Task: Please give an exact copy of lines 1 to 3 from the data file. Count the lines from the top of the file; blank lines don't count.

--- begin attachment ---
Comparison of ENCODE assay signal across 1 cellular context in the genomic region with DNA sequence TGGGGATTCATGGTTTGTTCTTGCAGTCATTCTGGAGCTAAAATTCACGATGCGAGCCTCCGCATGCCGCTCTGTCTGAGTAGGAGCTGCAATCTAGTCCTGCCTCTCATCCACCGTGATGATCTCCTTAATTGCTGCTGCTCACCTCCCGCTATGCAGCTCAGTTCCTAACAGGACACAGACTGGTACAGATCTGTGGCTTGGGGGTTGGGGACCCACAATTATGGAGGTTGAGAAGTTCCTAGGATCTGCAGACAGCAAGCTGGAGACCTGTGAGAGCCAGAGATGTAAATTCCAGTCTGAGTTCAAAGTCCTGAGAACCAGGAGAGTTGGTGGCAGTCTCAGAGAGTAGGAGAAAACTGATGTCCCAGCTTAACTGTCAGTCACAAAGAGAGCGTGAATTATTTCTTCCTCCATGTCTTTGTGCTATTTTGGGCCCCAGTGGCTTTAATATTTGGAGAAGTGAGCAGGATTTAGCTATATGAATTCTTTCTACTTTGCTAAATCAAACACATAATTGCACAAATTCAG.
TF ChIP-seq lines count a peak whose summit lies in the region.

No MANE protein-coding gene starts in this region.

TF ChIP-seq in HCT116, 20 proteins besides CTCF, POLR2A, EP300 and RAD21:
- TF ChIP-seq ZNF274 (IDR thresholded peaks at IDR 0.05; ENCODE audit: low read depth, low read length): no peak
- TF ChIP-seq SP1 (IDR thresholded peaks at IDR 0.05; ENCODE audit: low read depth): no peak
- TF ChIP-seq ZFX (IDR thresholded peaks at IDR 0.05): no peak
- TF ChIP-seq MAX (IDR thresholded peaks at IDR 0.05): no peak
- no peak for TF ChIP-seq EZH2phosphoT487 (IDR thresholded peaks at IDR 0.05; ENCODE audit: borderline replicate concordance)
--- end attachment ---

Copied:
Comparison of ENCODE assay signal across 1 cellular context in the genomic region with DNA sequence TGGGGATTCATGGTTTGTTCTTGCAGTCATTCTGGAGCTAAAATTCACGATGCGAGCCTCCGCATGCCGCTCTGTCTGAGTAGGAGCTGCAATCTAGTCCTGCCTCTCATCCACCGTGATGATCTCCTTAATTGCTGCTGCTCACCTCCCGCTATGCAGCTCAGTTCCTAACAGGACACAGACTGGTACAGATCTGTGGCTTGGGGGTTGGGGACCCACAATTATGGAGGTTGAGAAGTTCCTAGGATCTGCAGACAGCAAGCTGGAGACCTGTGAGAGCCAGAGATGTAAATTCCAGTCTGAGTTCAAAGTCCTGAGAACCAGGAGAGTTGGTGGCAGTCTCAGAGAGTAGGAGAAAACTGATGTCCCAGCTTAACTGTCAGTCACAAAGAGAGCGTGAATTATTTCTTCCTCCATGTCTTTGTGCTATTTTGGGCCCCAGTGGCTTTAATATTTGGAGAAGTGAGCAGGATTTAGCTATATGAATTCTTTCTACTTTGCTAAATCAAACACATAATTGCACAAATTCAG.
TF ChIP-seq lines count a peak whose summit lies in the region.

No MANE protein-coding gene starts in this region.